Testimony on the US president’s dealings with Ukraine reminds us that his enablers are just as culpable for the diminishment of the highest office in the land
Republicans push the bar ever lower. This president still cannot clear it. Even a month ago, Democrats were at pains to stress that a request for foreign interference in domestic politics was impeachable in and of itself, whether or not Donald Trump had offered a quid pro quo to the Ukrainian president, Volodymyr Zelenskiy. There was a principled reason for this. Mr Trump and his supporters should not be allowed to present the manipulation of US diplomacy for private interests as normal practice. A country like Ukraine is hardly in a position to antagonise the American president; no explicit threat or inducement need be added to the scales. But in any case, the bargaining simply makes a terrible act much worse.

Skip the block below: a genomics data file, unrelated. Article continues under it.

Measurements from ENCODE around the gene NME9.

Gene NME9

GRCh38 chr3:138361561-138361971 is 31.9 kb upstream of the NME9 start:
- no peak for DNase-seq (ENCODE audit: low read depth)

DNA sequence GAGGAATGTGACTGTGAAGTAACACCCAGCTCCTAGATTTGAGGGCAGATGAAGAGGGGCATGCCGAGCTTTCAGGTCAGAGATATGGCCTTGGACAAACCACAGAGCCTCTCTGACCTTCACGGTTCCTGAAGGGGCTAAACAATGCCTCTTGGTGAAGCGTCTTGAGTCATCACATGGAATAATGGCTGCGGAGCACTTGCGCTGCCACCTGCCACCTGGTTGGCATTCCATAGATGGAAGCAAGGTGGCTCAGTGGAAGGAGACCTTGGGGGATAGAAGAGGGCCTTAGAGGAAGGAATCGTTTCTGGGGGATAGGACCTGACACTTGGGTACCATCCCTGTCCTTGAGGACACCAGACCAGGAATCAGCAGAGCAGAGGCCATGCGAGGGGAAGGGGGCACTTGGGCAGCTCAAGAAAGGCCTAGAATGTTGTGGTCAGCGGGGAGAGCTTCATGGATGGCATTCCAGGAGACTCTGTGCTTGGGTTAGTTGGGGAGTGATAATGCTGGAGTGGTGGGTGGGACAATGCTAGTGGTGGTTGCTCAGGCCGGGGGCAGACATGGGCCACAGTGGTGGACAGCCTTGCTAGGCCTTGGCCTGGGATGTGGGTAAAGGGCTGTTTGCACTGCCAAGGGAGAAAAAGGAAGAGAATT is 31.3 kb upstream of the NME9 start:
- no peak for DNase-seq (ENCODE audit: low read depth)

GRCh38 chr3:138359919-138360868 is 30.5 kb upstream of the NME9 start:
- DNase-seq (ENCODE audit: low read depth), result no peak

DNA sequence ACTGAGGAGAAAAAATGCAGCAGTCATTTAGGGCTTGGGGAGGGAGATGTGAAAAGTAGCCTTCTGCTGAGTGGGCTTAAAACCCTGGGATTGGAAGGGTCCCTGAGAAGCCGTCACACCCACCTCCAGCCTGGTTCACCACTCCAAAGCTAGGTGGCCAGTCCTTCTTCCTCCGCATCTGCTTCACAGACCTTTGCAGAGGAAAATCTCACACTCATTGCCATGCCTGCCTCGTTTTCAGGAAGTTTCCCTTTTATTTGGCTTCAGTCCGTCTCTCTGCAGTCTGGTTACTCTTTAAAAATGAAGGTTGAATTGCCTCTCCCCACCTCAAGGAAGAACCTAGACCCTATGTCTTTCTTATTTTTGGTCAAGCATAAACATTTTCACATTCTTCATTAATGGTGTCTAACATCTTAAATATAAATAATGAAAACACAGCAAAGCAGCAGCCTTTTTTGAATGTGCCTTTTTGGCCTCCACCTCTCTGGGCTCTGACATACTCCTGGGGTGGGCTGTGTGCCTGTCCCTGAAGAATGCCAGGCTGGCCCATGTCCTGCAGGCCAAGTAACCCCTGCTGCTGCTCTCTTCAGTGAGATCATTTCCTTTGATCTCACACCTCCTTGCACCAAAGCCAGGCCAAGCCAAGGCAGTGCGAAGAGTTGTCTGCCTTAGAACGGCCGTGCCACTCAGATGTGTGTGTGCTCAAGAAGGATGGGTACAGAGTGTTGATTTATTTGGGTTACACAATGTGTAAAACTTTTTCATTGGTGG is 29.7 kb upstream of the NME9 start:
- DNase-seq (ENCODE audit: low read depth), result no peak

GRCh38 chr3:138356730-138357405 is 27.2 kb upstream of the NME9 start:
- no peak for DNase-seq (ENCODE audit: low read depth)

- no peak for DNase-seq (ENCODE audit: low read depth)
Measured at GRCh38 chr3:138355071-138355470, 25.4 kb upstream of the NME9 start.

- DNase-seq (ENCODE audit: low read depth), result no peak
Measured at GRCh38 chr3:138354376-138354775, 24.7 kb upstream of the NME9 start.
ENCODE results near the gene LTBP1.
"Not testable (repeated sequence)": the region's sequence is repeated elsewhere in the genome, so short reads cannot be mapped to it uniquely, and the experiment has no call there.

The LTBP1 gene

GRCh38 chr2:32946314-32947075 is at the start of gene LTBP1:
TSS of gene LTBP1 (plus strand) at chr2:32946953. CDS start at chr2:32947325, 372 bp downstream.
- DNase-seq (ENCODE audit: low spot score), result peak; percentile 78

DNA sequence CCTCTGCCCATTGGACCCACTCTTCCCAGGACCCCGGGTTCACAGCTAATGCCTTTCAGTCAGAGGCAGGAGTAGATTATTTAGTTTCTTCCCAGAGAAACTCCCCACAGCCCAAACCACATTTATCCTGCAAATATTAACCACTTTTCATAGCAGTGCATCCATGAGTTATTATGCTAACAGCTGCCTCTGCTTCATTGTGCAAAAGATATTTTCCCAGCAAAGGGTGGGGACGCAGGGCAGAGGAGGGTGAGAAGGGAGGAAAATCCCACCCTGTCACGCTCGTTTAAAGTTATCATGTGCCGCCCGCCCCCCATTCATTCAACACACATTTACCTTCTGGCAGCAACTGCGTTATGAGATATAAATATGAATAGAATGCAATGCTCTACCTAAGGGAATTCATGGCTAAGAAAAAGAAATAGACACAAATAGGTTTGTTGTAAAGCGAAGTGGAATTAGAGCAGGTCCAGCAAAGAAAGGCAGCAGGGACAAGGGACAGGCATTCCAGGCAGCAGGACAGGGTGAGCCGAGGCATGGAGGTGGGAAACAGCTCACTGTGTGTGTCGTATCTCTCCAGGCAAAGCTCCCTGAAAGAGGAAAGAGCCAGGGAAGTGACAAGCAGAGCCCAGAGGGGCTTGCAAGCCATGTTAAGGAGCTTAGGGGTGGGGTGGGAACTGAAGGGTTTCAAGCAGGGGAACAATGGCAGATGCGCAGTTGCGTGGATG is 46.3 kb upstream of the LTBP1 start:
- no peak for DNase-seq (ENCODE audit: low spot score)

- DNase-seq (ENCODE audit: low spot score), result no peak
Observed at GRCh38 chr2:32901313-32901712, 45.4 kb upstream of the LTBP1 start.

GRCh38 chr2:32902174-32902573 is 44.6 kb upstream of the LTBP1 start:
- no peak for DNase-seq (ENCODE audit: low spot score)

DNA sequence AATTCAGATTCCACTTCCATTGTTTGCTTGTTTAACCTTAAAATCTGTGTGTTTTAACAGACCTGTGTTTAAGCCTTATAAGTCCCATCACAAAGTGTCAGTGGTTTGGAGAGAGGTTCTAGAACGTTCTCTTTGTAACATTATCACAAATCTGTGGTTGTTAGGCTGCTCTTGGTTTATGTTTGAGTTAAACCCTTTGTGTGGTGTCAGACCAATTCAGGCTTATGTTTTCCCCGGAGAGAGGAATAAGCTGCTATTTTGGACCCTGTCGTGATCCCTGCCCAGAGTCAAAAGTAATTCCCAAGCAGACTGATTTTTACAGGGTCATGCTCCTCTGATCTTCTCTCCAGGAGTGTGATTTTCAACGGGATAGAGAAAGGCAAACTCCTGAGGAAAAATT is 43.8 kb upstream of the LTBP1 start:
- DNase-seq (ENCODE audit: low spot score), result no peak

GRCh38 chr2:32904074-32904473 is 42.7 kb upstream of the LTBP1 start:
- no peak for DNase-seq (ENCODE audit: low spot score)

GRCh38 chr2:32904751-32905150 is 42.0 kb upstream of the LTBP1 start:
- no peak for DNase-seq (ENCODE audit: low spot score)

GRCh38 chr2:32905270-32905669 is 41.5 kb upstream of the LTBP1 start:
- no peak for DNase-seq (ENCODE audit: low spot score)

Of course, the Democrats had a pragmatic reason for drawing the line: the knowledge that it might be hard to prove the attempted trading of interests. This is why Tuesday’s testimony to impeachment inquiry hearings by Bill Taylor, the acting ambassador to Kyiv, drew gasps. It is not a surprise to anyone that the president should pursue such a course. But Mr Taylor, a veteran diplomat, laid out clearly, precisely and damningly how Mr Trump sought to make a summit meeting and military aid to Ukraine conditional on its government launching two investigations: one into his political rival Joe Biden and his son Hunter, and another into the conspiracy theory that it was Ukraine (not Russia) that interfered in the 2016 election to benefit Hillary Clinton (rather than Mr Trump).